- Birds sing to alert others that an area belongs to them, usually singing loudly at the boundary of their territory. This works to push away potential threats to their territory from a long way away. Additionally, these songs work to attract mates.
- Alternatively, birds like woodpeckers will create a drumming sound by pounding on a tree at the edge of their territory, having much of the same effect as singing.
- Visual displays are a way that birds can claim territory in a short range. These displays usually include puffing up the feathers, spreading the wings, and flicking or fanning their tail. These displays, like singing, also help to attract a mate.
- If none of these strategies works, a bird will resort to chasing competitors or intruders out of its territory. In fact, a parent bird will even chase away their own offspring once they’ve matured out of territorial instinct.
How To Be Around Wild Birds Without Scaring Them
There are ways to spend time around birds without scaring them away, whether you’re simply looking to birdwatch or you want to be close enough to wild birds to make contact.
If you want to spend time watching birds in the wild without scaring them away, there are several things you can do to make them more comfortable with your presence.
- Wear dark, camouflaged colors to prevent birds from seeing you.
- Use binoculars so that you can watch from a distance.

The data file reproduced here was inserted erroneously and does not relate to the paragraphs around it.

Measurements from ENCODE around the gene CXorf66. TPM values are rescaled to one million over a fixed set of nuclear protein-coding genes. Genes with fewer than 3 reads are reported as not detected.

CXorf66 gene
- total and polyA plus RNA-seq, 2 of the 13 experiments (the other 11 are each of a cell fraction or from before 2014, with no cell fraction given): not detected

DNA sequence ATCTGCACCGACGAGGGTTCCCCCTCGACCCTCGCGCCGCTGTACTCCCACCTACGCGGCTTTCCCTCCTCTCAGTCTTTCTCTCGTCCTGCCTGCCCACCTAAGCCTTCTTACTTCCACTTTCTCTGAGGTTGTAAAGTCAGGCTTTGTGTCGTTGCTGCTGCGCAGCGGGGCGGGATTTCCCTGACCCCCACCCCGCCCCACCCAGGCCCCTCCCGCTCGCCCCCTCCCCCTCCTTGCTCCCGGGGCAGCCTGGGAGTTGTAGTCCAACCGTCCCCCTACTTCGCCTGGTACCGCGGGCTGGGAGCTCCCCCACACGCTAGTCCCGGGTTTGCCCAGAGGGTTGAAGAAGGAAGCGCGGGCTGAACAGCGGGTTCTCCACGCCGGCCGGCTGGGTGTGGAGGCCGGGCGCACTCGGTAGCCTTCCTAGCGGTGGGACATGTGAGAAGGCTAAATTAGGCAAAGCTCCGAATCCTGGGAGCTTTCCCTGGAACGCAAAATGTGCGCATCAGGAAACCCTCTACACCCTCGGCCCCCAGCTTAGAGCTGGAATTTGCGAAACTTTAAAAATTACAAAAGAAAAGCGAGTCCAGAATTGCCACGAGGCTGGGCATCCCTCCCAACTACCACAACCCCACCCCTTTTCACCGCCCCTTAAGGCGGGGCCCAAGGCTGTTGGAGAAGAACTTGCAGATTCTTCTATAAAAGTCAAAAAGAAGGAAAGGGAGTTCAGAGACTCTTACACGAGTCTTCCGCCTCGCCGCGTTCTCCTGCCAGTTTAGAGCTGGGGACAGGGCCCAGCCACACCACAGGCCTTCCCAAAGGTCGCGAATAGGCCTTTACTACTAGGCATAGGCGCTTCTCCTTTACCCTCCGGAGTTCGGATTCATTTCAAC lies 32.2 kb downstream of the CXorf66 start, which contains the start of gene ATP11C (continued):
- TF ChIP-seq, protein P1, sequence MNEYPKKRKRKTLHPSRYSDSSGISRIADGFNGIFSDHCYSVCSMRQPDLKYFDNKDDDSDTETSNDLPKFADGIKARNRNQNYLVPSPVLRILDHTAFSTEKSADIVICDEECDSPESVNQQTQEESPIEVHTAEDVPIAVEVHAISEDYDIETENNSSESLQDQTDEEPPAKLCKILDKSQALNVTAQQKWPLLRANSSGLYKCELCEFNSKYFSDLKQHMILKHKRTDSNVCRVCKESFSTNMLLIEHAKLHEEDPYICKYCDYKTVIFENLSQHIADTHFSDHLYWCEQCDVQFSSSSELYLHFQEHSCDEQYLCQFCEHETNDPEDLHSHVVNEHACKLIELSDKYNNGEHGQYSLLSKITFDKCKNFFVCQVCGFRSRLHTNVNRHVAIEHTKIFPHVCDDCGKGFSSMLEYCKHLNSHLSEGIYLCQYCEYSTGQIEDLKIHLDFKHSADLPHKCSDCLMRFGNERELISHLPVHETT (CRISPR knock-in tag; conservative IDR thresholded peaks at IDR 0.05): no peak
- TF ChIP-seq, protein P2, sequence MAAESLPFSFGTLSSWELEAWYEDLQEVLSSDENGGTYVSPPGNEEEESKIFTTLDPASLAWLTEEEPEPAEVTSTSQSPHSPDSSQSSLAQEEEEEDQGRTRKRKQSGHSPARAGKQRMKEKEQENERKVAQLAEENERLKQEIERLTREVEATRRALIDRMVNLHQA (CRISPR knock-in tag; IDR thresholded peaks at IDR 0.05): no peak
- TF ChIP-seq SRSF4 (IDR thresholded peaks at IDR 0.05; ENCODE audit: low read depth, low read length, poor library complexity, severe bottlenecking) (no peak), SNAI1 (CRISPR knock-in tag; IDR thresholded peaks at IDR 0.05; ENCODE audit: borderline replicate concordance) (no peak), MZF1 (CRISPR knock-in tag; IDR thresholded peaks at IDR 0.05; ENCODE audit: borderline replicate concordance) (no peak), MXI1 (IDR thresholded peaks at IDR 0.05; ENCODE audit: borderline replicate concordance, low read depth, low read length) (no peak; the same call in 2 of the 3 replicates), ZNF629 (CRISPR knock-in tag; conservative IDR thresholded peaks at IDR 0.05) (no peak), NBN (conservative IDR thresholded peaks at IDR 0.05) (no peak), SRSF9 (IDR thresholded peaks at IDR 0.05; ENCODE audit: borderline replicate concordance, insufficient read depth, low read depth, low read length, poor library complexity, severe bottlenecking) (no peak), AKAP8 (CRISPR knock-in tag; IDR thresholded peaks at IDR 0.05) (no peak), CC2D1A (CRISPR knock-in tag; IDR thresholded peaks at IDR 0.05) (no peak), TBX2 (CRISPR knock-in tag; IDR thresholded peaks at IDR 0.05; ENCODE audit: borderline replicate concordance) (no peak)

- Move slowly and speak softly to avoid making startling noises.
- Keep your distance from nests.
- Use a bird hide or observation tower to stay out of sight.
These things will keep you from coming across as a predator, allowing you to take in natural bird behavior without startling them away.
In some cases, you can coax wild birds to perch on your hand by offering food. To do this, you need to make sure that the birds feel safe both with you and with the environment overall.
Try following these steps if you want to feed a bird from your hand:
- Clear the area of any pets like dogs or cats.
- Stand near trees or brush so that the birds have a safe place to go. Often, birds will fly back and forth between your hand and the safe place.
- Try feeding birds in the morning when they’re already looking for food.
- Stand close to the birds at first so that they become comfortable with you before you try feeding them.
- If possible, build trust and comfort with the birds over a period of days.
- Hold the food in your hand away from your body, and never hold out an empty hand.
- Stay as still as possible when holding your hand out. Even swallowing can be a signal to them that you are a predator.
Once you’ve earned the trust of one bird, others are likely to follow! Be patient as you work your way towards feeding wild birds; some birds are also more likely than others to take food out of your hand.
Try feeding these species next:
- Downy Woodpeckers
- Blue Jays
Always remember to wash your hands after making contact with a bird, and never try to catch a wild bird to take in as a pet. That’s because catching a wild bird is illegal in most cases under the Migratory Bird Treaty Act.
Are Humans a Threat to Wild Birds?
Although birds are not aware of it, there are several very real ways humans are a threat to birds. These include habitat destruction, degradation, disturbance, and fragmentation.
All of these issues are tied to the expansion of human populations into areas where birds previously thrived, especially grasslands and forests.
Because of these threats, 92 bird species are listed as either threatened or endangered through the U.S. Endangered Species Act, and another 274 species are listed as threatened by the Birds of Conservation Concern.
Wild birds are scared of humans because they are unfamiliar with humans and think they might be predators.
By wearing camouflage, waiting quietly, and taking time to earn trust, you’ll be able to spend time watching or even feeding birds without scaring them away.